Simon Currigan  5:39  

Related to what Emma said already, there's difficulty learning from experience. So we've touched on being able to absorb information and retain it, but also learn from experience in terms of social situations in terms of learning from my behaviour. If I do behaviour x, it results in y, that means we're going to have to do lots of over learning and not assuming that children have picked up learning experiences. Just because they could do it in a lesson on Monday doesn't necessarily mean they're going to be able to do it on a lesson on Tuesday. But also you see issues around emotional regulation, and social interaction. You might be listening to this and thinking this sounds very familiar. And in some aspects, the symptoms that children with FASD often present are very similar to the issues faced by children with autism, or ADHD or attachment or other conditions of a similar real.

Emma Shackleton  6:28  

And this is the problem, isn't it. So many of those conditions have got overlapping symptoms, and that's why it can be so difficult to get an accurate diagnosis. And there is a common myth to dispel here. Actually, it is commonly believed that FASD affects facial development, leading to a thin upper lip, a smooth philtrum and small eye openings. This is sometimes the case. But in reality, those facial features are only present in one in 10 children with the disorder and it really depends on what stage in the pregnancy the mother was drinking. So FASD may often get misdiagnosed as ASD, or attention deficit hyperactivity disorder, fetal alcohol spectrum disorder is often referred to as the hidden disability. 

Simon Currigan  7:18  

So when we're thinking about strategies, how we can support these children in the classroom, what we have to bear in mind is because that brain damage varies from child to child, the pupils needs are going to be individual to the specific child, and the program of support that we need to put in place is going to be based around their specific individual needs. So this means doing assessments looking at their individual needs, and then putting in a mixture of support strategies that are specific to them. Often those support strategies will look like a mixture of autism and ADHD support strategies, with lots of overlearning to support with retention over time.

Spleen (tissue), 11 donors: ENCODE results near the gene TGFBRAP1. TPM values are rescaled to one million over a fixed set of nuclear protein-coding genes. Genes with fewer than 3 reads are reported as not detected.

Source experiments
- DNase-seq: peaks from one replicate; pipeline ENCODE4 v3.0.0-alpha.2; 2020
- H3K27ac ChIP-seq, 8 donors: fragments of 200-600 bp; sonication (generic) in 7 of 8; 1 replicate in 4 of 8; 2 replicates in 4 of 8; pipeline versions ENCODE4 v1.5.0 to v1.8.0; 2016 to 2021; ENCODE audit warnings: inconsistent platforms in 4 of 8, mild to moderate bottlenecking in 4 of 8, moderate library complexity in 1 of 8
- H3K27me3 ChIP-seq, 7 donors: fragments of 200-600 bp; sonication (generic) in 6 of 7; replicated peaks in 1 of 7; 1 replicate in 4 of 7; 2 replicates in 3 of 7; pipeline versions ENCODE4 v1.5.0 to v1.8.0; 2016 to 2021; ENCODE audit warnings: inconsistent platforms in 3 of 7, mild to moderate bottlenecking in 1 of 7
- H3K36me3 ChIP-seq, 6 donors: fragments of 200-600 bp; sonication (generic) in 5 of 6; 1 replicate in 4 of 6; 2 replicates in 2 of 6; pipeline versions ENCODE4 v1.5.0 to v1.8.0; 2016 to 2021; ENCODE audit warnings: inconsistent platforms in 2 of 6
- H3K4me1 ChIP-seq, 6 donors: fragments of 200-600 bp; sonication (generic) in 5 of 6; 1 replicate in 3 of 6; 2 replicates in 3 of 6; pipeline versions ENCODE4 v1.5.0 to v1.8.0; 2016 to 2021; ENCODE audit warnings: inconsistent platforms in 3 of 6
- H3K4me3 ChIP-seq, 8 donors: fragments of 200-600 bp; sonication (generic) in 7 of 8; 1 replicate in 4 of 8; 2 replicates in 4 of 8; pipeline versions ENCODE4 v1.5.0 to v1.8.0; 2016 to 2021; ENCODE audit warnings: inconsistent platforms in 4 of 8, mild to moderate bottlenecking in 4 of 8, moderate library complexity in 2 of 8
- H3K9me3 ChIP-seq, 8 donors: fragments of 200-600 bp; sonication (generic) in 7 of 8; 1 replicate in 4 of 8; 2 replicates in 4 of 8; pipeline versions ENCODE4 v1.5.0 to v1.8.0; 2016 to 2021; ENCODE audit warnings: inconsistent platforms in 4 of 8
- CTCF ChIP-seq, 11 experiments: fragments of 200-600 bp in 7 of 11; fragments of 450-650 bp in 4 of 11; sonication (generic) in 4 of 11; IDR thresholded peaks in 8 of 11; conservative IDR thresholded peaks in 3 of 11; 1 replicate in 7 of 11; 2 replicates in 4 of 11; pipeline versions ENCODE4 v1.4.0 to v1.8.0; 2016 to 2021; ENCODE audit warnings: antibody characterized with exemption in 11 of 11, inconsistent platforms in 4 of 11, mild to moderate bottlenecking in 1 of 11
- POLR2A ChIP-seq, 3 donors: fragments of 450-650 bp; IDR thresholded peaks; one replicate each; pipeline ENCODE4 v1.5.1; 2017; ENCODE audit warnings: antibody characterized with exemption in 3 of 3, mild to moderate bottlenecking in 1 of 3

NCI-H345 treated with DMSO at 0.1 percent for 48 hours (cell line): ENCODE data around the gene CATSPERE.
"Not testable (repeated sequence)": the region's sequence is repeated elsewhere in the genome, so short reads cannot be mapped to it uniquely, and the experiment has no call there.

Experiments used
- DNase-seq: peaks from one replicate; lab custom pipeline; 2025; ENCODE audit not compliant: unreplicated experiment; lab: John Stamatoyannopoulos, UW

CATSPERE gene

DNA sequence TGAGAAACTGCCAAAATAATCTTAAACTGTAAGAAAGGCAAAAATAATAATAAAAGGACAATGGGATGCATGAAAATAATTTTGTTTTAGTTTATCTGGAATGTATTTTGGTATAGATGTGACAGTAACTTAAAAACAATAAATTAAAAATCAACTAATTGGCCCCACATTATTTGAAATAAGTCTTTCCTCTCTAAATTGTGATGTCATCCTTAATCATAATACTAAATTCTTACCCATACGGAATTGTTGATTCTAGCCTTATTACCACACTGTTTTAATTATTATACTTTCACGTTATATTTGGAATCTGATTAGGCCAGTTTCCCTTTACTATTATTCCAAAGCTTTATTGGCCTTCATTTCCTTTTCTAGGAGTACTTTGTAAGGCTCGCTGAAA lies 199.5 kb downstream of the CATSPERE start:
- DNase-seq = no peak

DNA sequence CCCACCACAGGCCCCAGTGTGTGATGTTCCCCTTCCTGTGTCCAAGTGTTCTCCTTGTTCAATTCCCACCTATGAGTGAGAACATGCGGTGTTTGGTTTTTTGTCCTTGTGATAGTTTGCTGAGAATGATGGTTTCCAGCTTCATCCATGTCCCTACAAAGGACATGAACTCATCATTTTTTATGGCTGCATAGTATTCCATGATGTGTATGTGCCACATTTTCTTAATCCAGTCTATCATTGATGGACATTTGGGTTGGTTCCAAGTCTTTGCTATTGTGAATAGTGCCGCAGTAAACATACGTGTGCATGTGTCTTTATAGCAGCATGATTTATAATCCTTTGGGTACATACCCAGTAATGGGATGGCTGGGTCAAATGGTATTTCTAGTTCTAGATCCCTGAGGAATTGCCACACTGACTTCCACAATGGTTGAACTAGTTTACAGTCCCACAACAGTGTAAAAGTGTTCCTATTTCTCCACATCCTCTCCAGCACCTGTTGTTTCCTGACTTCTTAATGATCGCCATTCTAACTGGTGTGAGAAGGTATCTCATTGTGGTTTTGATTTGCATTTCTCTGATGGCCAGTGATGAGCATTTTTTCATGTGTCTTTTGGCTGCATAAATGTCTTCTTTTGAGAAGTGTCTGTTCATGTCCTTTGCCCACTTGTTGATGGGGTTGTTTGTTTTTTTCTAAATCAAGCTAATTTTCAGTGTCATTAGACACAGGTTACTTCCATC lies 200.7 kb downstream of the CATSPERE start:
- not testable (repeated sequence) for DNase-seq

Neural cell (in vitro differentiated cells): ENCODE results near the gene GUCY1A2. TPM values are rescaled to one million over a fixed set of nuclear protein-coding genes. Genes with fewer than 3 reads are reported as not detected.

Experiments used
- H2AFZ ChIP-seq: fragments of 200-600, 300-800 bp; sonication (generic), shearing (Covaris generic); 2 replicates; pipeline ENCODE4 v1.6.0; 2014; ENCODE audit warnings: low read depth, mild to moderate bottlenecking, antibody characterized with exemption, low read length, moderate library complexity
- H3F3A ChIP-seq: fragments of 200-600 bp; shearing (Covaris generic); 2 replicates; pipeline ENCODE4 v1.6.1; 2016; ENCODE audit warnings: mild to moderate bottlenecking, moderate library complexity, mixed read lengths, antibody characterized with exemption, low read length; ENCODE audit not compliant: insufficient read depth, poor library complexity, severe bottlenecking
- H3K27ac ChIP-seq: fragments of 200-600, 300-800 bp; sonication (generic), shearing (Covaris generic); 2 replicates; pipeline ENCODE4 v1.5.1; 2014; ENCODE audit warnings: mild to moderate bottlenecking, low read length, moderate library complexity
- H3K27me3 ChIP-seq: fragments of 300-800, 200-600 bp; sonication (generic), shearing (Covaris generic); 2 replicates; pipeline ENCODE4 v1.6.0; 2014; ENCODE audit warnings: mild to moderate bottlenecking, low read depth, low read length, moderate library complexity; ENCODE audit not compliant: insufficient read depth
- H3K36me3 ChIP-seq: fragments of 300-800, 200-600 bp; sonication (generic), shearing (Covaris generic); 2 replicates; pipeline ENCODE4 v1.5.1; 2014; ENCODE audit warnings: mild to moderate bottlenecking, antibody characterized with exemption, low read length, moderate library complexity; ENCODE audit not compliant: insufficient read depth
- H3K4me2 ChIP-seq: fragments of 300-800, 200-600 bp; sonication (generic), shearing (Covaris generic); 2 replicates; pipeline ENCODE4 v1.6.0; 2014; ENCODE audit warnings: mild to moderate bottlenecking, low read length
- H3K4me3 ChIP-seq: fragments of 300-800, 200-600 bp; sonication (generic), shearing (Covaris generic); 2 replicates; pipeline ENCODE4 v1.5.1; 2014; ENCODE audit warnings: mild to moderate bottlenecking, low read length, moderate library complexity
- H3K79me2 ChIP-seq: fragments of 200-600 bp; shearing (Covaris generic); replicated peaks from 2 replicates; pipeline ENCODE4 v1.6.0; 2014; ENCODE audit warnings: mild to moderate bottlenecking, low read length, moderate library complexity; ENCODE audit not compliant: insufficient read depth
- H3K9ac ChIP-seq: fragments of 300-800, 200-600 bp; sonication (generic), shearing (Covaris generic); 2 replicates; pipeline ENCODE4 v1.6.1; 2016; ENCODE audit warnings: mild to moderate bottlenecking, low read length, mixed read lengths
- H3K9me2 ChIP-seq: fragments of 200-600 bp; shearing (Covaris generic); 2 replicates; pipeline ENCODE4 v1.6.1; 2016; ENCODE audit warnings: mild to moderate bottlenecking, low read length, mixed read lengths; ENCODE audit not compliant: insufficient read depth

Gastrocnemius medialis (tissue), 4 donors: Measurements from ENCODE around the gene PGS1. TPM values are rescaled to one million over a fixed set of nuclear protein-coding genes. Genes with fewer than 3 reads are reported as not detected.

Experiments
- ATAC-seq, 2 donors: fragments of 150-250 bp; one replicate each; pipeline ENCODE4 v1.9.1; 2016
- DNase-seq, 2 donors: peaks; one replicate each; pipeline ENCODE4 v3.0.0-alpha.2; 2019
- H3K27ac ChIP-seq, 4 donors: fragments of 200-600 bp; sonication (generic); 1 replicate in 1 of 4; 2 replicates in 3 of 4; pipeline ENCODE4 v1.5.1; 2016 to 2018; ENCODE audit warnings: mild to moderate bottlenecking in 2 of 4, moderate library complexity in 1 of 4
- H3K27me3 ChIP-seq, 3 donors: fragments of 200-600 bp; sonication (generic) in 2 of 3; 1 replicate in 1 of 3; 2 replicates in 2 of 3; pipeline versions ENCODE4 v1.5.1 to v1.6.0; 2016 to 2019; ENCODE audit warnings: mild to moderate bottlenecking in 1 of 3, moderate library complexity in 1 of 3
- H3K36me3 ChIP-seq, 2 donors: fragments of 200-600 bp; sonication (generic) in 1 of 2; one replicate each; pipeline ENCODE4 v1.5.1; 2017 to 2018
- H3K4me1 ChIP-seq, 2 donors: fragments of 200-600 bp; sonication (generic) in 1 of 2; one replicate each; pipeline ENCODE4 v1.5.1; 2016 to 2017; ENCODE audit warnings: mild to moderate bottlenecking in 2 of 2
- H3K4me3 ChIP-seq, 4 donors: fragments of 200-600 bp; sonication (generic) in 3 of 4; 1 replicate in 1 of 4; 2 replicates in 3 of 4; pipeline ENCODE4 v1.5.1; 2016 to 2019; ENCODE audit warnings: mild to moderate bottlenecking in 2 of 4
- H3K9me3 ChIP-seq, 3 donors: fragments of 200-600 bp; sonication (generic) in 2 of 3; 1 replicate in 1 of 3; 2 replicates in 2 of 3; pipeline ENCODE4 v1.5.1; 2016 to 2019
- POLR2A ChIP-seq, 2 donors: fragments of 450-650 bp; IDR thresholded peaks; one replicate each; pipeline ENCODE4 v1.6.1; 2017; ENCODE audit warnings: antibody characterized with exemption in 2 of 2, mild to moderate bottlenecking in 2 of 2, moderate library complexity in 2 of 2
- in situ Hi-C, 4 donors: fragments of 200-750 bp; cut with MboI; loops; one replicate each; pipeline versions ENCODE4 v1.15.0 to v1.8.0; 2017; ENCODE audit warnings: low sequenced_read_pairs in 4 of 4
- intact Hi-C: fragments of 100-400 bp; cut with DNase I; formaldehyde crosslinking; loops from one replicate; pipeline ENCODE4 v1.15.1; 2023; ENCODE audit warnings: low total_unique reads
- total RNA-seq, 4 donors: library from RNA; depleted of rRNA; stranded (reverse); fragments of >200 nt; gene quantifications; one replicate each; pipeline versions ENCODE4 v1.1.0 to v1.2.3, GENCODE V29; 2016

And that's all we've got time for on this essentials episode, where Emma and I have shared some key facts and information with you about FASD. And of course, apart from FASD, there are many other causes of challenging classroom behaviour as well. So if you're working with children with challenging behaviour, and you're not sure why they're acting that way, we've got a download that can help you. It's called the SEND behaviour handbook. And it will help you link behaviours that you're seeing in your classroom with possible underlying causes like autism or ADHD. The idea here isn't for teachers to try and make a diagnosis because we're not qualified to do that. But if we can link behaviours to possible causes quickly, it means we can get the right help in place and get early intervention strategies in place to support the children. And it also includes a fact sheet all about FASD for you to print. It's a free download, go to UK, click on the free resources tab, and you'll find a download for the handbook near the top. I'll also put a direct link for you to click through in the episode description. And if you'd like to know more about the myths and misconceptions surrounding FASD, and the surprising facts and figures relating to this condition, do please pop back to the original episode. That's episode number 31. And I'll put a direct link to that in the show notes as well. If you've enjoyed listening today, please remember to rate and review us It takes just 30 seconds. And when you do it prompts the algorithm to recommend school behaviour secrets to other listeners. And that will help us grow the podcast and reach other teachers, school leaders and parents who would benefit from this information. And while you've got your podcast app open, please remember to hit subscribe so you never miss another episode. Thank you for listening today and I look forward to seeing you next time on School Behaviour Secrets

(This automated transcript may not be 100% accurate.)